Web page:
Shireman is particularly worried about the amount of debt that low-income students are amassing. For-profit educational firms bear much of that responsibility. A report by the Department of Education indicates that in the 2007–2008 period, a whopping 53 percent of those who got bachelor’s degrees from for-profit institutions had more than $30,500 of debt, versus 17 percent at nonprofit public and private schools. Frontline pointed out that while for-profit schools have 10 percent of U.S. students, they account for 44 percent of debt defaults.
Actually, since the late 1980s, the Department of Education’s Office of Inspector General has been probing for-profit schools, looking for such frauds and abuses as misleading recruitment practices, falsification of admission and financial aid records, untrue statements to prospective students, and the providing of aid to ineligible students. To keep their revenues and profits soaring, and their stocks climbing, the for-profit education companies cut corners to achieve growth.
Few companies of any kind have experienced the hyper-rapid growth enjoyed by Bridgepoint. In 2005, the company had revenues of $7.95 million. By 2009, they had soared to $454.3 million. Over the same period, the bottom line went from a loss of $6.53 cents a share to a profit of 74 cents.
The company has come a long way in a few short years. In 2005, it bought tiny Franciscan University of the Prairies in Clinton, Iowa, a former teachers’ college, and changed its name to Ashford University. In 2007, the parent acquired a tinier school and renamed it University of the Rockies. However, 99 percent of Bridgepoint’s 53,688 students attend online; 17.1 percent are in the military. There are 2495 faculty members, and all but 65 are part-time.
The company boasts that it is very liberal in accepting class credits from elsewhere. Indeed, it will honor up to 99 transfer credits, or potentially more than three years’ worth — something only six schools do.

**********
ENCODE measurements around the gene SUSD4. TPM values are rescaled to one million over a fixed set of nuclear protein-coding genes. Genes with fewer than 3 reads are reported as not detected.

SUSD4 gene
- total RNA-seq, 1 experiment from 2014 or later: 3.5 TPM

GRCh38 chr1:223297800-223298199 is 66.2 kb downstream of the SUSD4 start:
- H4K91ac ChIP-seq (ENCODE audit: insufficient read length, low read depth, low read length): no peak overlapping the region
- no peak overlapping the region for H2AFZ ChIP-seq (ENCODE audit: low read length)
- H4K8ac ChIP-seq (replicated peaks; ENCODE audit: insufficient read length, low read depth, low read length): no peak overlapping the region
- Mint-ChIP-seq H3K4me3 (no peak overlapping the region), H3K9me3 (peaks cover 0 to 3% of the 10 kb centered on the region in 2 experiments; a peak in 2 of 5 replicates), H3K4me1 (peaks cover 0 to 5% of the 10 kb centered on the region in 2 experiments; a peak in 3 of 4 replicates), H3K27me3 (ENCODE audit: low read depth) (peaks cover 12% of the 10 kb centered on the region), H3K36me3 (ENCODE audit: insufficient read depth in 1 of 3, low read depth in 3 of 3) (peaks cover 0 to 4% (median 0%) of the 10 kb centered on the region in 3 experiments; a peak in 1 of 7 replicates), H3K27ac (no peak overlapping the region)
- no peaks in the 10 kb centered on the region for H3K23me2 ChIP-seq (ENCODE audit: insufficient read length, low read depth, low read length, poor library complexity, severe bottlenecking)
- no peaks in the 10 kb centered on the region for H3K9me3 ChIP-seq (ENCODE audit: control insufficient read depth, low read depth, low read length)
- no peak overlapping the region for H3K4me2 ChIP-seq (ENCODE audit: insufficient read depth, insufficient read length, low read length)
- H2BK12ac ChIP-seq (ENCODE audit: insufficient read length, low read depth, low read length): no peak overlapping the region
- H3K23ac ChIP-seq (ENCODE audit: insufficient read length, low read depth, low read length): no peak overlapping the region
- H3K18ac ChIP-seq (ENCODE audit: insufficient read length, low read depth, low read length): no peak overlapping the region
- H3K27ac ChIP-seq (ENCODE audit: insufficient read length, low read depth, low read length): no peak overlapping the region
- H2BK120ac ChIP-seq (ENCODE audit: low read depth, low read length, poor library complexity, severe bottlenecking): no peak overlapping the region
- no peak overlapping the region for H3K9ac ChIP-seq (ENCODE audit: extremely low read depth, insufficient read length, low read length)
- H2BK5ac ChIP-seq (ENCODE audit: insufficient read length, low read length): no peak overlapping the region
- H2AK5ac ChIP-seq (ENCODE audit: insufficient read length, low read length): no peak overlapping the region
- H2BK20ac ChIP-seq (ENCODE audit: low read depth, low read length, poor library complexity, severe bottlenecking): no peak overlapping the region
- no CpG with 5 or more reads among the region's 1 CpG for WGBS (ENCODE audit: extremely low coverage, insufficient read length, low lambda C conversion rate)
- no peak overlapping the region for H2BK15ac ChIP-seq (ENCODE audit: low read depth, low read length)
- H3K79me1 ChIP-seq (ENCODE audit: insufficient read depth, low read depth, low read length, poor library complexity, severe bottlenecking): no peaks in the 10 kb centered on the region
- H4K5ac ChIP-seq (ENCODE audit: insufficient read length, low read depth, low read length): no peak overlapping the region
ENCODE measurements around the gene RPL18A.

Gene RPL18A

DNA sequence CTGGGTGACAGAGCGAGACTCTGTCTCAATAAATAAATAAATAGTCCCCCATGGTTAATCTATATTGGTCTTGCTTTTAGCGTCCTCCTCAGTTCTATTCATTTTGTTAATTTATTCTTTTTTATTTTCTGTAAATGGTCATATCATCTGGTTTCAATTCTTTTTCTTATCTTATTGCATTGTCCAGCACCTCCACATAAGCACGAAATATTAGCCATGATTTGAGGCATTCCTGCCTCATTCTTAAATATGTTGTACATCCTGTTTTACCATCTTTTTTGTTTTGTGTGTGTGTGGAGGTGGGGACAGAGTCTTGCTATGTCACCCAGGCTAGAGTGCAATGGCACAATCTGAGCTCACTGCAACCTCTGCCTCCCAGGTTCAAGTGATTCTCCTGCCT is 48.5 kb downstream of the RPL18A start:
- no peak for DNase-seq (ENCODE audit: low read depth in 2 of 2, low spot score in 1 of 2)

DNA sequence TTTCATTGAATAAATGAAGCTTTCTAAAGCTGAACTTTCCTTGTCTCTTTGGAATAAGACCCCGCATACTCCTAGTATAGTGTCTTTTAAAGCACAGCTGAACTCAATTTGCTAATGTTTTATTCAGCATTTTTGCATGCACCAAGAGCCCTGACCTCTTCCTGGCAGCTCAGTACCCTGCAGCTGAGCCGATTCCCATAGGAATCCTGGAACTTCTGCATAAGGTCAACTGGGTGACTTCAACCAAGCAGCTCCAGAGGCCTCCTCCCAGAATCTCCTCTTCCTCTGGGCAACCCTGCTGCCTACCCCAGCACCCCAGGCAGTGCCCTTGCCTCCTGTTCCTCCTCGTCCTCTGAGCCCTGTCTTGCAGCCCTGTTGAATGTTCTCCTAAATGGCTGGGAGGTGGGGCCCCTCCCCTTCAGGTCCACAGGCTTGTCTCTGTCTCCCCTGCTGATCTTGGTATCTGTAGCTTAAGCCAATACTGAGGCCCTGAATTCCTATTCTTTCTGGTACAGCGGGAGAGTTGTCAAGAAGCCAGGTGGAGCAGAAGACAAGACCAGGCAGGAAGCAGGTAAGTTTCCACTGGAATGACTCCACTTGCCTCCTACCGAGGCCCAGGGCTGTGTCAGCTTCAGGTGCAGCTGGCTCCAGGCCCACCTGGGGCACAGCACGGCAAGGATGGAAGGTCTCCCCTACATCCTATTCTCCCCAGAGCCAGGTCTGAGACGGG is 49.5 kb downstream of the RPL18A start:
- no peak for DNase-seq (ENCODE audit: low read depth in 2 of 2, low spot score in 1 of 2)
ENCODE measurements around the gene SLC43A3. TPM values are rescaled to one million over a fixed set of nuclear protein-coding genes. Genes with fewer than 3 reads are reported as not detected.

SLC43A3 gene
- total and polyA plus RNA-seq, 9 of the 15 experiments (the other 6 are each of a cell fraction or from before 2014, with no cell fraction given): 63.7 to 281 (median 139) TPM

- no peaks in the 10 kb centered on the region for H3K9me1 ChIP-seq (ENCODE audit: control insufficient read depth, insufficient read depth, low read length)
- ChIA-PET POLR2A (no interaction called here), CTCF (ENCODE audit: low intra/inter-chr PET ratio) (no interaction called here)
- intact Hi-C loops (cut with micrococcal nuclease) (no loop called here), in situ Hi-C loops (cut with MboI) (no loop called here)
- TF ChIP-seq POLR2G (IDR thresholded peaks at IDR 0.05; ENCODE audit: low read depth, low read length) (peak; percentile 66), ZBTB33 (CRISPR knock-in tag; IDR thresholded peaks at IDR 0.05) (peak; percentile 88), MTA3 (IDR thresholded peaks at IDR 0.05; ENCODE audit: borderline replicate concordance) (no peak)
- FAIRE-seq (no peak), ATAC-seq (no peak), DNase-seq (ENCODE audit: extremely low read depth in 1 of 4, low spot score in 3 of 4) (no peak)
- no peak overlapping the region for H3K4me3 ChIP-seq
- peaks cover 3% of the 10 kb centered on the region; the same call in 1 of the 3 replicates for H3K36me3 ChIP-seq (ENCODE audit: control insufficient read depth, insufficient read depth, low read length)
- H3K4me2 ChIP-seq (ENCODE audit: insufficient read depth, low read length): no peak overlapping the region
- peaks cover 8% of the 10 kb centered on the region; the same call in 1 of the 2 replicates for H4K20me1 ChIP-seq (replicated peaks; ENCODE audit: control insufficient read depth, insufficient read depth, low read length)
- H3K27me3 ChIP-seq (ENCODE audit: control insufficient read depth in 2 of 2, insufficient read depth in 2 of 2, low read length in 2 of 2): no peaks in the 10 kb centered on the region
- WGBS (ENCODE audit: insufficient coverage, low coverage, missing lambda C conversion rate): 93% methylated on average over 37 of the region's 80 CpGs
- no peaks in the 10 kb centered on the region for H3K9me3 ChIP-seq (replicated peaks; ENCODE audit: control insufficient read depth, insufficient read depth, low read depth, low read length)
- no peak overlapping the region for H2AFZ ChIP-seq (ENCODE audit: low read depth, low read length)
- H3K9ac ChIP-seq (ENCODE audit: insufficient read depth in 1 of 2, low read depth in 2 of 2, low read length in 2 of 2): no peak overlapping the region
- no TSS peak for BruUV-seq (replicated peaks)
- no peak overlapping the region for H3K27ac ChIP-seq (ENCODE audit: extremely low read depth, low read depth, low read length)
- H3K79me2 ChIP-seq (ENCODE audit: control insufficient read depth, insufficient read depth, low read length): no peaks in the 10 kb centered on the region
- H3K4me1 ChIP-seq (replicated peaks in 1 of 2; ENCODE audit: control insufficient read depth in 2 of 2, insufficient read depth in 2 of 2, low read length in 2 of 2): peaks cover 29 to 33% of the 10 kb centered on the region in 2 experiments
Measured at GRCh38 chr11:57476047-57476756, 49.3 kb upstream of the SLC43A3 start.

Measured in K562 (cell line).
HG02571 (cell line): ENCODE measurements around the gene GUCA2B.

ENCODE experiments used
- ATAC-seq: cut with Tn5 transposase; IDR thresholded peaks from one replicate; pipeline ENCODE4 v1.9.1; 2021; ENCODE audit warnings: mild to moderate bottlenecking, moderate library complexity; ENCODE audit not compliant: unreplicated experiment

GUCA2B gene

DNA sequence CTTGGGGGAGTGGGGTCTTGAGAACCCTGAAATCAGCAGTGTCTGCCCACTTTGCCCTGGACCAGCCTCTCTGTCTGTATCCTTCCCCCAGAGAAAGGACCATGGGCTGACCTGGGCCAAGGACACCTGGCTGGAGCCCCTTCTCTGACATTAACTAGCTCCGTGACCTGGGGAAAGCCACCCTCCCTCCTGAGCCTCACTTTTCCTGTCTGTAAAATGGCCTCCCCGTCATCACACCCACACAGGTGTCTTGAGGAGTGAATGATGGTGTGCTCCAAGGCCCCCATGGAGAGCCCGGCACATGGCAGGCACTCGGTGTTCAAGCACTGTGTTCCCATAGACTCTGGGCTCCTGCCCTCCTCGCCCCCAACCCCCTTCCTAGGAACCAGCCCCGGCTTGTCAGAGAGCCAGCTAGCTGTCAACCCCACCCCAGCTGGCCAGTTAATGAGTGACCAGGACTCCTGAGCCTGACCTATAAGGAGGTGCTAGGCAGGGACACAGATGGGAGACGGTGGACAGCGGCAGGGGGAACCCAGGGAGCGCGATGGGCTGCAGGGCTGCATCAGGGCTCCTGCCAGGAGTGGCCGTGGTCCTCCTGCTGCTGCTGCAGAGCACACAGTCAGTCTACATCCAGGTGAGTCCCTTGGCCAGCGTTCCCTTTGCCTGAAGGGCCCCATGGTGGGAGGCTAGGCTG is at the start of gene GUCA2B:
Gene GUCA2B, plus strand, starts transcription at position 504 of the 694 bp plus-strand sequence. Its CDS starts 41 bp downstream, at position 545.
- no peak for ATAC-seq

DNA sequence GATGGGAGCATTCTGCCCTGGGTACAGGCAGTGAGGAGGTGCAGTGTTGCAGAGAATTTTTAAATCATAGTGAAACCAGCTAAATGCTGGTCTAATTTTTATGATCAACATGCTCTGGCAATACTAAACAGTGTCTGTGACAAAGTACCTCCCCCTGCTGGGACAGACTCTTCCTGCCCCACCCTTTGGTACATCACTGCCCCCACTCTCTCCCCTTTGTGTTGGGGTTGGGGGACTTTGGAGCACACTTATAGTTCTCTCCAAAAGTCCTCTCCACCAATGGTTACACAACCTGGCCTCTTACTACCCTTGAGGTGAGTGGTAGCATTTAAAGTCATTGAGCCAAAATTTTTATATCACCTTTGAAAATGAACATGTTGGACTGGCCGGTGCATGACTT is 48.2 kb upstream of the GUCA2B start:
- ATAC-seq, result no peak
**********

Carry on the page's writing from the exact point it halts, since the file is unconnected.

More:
The federal government is the cash register. Bridgepoint students get grants and loans under Title IV of the Higher Education Act. Both Ashford and University of the Rockies get 85 percent of their revenue from the Title IV programs.
And that’s why it is important for an investor — or a San Diego Bridgepoint cheerleader — to read the company’s March 2 annual report and May 3 quarterly report to the Securities and Exchange Commission.
Critically, the company mentions the possibility of “loss of access to federal loans and grants on which we are substantially dependent.” The annual report spells out how the Department of Education’s Office of Inspector General (OIG) looked closely into Ashford for four years. “We expect that the OIG’s draft report will assert findings of noncompliance, and if such findings are included in the OIG’s final report, such final report could result in recommendations that the U.S. Department of Education Office of Federal Student Aid impose fines, liabilities, and/or adverse action on Ashford University,” says the report.
Ashford could be required to modify Title IV administration procedures such as compensation of enrollment advisors. There could be a demand for “return of Title IV funds or the commencement of an administrative action to impose potentially significant fines or to limit, suspend, or terminate Ashford University’s Title IV participation,” Bridgepoint confesses. (Italics mine.) Potentially, 85 percent of the company’s business could be in trouble.
Any penalty may not be so severe, but the language used by Bridgepoint suggests the company is worried. And the language used by Shireman and other regulators in Washington suggests that student debt is a looming disaster, for-profit institutions such as Bridgepoint are inordinately to blame, and reform is urgently necessary.